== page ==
By Dave Andrusko
Lawyers for Bella Health and Wellness, a nonprofit Catholic healthcare clinic, have filed a lawsuit asking that the state of Colorado be stopped from enforcing a first-of-its-kind law that targets religious healthcare clinics that offer women care in accordance with their faith. Hannah Metzger, writing for Colorado Politics, explains, “The new Colorado law states that providing the abortion reversal treatment is considered engaging in unprofessional conduct, subject to discipline.”
Paraphrasing the brief filed by Becket Fund for Religious Liberty in the U.S. District Court for the District of Colorado, Mary Anne Pazanowski, Legal Reporter for Bloomberg Law, wrote
The law is a “national and international outlier,” Bella Health and Wellness said in a Sept. 22 brief arguing that it’s likely to win on the merits of its claim that the provision is unconstitutional. The abortion-reversal law violates the free exercise and speech rights of health-care providers that have religious objections to abortion, it said.
Abortion Reversal is for those women who after taking the first of two drugs that make up “medication abortion” regime, have a change of heart. Instead of taking the second drug, they take progesterone, which is an updated application of a treatment used since the 1950s to combat miscarriage. As many as 68% of these babies can be saved—and over 4,000 to date have been.
Colorado law has made it illegal for religious healthcare clinics like Bella to offer women progesterone. “This will force women to go through abortions they seek to avoid,” Becket wrote.
The Becket brief went on to say
In April 2023, Colorado made it illegal for life-affirming healthcare clinics like Bella Health to offer progesterone to women who have willingly or unwillingly taken the abortion pill, or even to advertise for such a service. Even though progesterone has been safely used for years to promote healthy pregnancies, the Colorado Legislature has categorically denied its use for abortion pill reversal. State legislators have labeled its use in this context to be “deceptive” and “unprofessional conduct,” while its use for all other purposes relating to pregnancy—including natural miscarriage—remains legal. If it continues to offer and advertise progesterone for this service, Bella Health faces up to $20,000 per violation and the loss of the medical licenses for its providers. Colorado is targeting life-affirming healthcare clinics like Bella Health simply because they provide every option available for the health of expecting mothers and their unborn children. It is also forcing women to undergo abortions they seek to avoid.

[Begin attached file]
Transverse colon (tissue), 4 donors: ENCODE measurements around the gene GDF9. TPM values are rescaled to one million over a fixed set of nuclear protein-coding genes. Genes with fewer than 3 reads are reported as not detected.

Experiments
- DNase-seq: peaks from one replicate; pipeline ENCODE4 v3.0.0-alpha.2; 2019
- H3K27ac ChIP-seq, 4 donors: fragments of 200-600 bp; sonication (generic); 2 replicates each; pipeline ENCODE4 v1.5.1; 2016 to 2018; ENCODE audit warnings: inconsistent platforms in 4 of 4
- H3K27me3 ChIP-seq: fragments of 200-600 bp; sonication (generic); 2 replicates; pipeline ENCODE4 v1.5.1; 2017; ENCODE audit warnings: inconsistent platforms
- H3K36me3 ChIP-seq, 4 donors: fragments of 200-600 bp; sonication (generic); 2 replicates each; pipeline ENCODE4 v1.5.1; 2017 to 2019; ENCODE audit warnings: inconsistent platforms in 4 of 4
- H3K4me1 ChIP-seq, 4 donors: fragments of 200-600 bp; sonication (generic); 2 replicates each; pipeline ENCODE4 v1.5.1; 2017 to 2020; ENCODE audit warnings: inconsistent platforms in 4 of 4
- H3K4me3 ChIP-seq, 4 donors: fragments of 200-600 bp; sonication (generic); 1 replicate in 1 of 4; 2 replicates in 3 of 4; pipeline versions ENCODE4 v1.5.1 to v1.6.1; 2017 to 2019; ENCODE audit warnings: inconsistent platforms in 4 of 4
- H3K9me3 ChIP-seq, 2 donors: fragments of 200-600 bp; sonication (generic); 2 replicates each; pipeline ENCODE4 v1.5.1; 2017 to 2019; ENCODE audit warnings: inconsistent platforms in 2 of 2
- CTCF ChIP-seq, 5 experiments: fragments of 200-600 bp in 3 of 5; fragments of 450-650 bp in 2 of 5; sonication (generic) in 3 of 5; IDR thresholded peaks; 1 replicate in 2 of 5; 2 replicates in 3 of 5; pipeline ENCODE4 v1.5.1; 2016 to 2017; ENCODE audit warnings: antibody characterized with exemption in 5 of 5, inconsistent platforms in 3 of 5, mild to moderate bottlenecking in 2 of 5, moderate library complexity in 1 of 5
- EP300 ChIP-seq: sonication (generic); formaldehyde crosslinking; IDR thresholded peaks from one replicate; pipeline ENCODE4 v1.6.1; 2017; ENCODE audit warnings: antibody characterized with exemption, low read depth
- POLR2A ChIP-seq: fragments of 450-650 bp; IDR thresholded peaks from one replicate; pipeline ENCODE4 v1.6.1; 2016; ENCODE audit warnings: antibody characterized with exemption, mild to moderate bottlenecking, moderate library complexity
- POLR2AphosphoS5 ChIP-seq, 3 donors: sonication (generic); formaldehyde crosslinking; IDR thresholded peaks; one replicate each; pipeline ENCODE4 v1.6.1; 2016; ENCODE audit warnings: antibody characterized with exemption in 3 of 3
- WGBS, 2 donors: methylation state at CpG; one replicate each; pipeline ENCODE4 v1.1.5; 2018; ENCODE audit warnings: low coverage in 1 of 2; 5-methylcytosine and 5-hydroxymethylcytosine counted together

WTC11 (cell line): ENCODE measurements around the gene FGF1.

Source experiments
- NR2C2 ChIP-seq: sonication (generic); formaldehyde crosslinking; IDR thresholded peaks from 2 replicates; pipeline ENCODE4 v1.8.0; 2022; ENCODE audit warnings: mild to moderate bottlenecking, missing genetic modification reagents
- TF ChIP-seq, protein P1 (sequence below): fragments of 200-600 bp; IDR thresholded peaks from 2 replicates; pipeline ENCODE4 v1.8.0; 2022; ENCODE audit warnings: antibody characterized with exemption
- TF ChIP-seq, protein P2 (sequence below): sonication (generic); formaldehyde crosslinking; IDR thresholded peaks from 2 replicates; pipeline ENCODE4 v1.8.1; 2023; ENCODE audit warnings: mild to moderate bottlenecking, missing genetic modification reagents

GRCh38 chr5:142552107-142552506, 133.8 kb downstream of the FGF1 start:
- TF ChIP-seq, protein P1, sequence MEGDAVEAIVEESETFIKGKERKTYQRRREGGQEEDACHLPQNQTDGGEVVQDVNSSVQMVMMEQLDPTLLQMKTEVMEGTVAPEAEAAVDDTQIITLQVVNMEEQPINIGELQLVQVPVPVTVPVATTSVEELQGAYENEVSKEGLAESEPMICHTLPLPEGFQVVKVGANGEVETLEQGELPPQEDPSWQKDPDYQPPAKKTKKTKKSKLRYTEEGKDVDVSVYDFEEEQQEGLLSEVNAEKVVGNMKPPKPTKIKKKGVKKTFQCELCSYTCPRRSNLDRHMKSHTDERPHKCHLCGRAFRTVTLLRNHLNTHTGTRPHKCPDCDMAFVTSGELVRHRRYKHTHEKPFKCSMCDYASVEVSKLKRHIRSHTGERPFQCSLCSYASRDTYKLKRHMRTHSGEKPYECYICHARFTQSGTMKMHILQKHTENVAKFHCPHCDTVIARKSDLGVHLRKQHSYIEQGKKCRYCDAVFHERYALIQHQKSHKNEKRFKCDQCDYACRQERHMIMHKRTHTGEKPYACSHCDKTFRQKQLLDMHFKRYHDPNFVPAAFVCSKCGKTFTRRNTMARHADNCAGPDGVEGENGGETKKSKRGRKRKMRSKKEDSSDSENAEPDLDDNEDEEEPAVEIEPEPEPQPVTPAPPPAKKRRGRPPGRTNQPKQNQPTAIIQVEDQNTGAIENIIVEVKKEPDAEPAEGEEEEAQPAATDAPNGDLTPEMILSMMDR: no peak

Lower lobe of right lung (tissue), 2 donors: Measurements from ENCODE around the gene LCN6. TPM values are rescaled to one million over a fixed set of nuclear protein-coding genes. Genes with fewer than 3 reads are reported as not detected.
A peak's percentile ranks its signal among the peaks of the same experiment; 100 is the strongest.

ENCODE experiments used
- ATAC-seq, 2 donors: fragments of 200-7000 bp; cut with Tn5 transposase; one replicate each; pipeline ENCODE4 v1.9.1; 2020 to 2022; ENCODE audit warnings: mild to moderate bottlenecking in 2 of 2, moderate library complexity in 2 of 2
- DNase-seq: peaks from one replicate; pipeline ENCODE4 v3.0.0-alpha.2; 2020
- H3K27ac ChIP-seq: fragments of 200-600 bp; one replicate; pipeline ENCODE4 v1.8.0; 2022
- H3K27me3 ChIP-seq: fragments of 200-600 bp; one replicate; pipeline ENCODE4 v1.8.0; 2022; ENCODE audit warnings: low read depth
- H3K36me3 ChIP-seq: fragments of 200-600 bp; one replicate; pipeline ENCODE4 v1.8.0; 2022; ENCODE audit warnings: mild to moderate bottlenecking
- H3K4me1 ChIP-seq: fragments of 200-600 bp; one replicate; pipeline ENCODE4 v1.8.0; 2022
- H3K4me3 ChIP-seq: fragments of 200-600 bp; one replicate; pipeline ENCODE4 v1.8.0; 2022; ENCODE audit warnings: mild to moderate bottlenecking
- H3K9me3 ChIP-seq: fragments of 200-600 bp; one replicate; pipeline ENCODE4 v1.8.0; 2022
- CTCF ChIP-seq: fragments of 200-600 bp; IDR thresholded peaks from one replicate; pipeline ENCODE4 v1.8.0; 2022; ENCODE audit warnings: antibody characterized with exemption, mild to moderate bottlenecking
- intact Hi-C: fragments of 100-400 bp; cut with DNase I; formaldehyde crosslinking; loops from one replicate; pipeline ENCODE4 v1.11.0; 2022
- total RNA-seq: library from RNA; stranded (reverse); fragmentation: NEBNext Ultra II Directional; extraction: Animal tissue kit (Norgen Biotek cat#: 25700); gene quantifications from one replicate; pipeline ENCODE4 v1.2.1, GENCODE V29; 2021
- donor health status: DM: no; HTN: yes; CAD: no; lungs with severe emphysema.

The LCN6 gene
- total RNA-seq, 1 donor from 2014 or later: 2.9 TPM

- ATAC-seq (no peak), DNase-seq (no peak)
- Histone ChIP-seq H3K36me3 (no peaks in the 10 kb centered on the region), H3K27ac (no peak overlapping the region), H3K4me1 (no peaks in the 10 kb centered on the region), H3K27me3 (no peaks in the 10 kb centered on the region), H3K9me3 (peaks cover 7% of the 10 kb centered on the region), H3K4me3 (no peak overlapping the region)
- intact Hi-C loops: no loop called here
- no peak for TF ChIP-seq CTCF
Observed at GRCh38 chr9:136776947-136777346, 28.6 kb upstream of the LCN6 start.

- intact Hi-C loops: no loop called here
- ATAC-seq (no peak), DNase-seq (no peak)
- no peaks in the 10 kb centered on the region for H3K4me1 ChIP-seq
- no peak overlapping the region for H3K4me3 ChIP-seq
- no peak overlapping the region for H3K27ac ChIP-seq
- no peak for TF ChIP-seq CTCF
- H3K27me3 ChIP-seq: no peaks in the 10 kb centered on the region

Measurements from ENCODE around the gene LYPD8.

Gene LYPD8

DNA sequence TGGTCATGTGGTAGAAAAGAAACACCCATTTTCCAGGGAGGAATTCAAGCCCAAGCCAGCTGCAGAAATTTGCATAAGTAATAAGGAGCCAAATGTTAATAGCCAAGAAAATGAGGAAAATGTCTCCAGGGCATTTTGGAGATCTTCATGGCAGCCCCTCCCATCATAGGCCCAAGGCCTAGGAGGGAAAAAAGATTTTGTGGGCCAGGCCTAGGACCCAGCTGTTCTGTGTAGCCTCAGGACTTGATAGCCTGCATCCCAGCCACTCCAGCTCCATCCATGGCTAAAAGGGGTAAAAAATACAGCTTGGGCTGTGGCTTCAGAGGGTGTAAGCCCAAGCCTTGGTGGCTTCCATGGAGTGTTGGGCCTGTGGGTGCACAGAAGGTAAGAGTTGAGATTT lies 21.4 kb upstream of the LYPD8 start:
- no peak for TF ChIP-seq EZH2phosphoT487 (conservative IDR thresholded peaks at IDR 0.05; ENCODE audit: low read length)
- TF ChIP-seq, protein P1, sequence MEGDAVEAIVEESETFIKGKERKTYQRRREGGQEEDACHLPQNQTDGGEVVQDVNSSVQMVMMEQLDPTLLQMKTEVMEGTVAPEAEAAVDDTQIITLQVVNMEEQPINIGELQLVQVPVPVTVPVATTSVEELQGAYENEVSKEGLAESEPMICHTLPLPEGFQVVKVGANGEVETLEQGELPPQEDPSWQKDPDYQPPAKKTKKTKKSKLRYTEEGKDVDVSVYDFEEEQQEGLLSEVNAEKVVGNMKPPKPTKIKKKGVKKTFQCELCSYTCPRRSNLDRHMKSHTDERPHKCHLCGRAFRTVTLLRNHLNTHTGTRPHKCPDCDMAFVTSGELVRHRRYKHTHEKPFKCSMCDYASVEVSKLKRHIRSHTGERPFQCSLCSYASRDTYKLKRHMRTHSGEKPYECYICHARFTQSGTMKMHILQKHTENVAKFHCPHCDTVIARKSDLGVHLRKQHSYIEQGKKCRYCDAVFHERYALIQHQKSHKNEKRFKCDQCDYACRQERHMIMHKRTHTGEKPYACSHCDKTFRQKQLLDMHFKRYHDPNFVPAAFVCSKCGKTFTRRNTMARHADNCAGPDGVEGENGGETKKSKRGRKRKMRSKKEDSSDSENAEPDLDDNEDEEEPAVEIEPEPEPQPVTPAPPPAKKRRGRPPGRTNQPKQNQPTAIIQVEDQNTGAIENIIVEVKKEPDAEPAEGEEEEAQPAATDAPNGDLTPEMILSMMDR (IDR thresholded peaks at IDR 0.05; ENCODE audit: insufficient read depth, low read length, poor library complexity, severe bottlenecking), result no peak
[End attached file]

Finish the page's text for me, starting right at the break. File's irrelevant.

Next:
Meanwhile, last week, the Colorado Nursing Board broke
with the state medical board, refusing to classify abortion pill reversal treatment as unprofessional conduct.
“The nursing board passed a rule declaring it will not treat abortion reversal as a ‘per se act subjecting a licensee to discipline’ for providing the treatment, but will instead review individual complaints of abortion reversal treatment on a case-by-case basis,” Hannah Metzger reported for Colorado Politics.
“The (nursing) board, historically, has pretty much treated everything case-by-case for review and discipline,” said Joe Franta, president of the nursing board, during Wednesday’s vote. “We don’t make general standards of care. We don’t create those. … I don’t think we have the basis to do that.”
Metzger wrote, “The new Colorado law states that providing the reversal treatment is considered engaging in unprofessional conduct, subject to discipline. That will hold unless three professional licensing entities — the medical board and the state boards of nursing and pharmacy — all decide, by Oct. 1, that they consider the treatment a generally accepted standard of practice.”
However, as noted, since the Colorado Medical Board has already adopted rules that do not consider the reversal treatment a generally accepted practice, “it’s now impossible for the three boards to reach a consensus in its favor.”
The Colorado Medical Board voted to push back enforcement of its rules until at least Oct. 23.